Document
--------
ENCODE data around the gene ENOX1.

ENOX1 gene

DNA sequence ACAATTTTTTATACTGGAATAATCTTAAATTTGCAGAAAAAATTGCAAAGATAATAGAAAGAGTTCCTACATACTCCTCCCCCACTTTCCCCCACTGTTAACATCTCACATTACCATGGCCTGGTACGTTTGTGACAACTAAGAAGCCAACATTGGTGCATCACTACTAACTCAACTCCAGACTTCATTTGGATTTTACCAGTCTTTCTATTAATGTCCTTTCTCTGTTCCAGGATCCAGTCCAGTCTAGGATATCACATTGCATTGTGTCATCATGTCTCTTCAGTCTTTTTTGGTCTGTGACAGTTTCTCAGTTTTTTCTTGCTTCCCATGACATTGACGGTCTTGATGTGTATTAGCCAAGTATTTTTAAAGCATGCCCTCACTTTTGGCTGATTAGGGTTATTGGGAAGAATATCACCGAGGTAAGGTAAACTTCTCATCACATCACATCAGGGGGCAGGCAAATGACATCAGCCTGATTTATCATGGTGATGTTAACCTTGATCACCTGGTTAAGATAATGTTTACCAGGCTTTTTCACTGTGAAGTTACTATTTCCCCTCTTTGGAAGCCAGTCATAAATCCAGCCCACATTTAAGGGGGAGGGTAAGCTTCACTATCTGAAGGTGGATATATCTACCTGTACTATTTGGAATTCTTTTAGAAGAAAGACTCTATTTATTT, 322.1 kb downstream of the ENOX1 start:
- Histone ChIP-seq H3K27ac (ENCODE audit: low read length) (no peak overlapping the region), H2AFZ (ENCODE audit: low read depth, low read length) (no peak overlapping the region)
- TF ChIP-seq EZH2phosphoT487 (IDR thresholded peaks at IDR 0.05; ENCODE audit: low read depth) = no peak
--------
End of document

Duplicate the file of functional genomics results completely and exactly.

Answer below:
ENCODE data around the gene ENOX1.

ENOX1 gene

DNA sequence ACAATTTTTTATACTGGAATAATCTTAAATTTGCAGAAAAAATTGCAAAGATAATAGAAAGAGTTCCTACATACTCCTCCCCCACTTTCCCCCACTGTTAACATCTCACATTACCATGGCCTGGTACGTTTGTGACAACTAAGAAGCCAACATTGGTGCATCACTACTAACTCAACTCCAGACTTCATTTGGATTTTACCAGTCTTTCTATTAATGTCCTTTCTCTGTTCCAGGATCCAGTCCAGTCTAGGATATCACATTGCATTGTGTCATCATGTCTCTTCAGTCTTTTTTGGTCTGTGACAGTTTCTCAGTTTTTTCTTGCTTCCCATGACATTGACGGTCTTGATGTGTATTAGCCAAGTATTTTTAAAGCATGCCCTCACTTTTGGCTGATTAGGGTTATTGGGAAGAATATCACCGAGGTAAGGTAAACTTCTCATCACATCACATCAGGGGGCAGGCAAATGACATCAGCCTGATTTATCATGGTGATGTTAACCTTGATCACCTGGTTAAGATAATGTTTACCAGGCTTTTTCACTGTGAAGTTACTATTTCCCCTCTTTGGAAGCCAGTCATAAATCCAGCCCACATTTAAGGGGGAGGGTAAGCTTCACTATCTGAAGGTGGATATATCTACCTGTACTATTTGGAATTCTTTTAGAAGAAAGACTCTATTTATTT, 322.1 kb downstream of the ENOX1 start:
- Histone ChIP-seq H3K27ac (ENCODE audit: low read length) (no peak overlapping the region), H2AFZ (ENCODE audit: low read depth, low read length) (no peak overlapping the region)
- TF ChIP-seq EZH2phosphoT487 (IDR thresholded peaks at IDR 0.05; ENCODE audit: low read depth) = no peak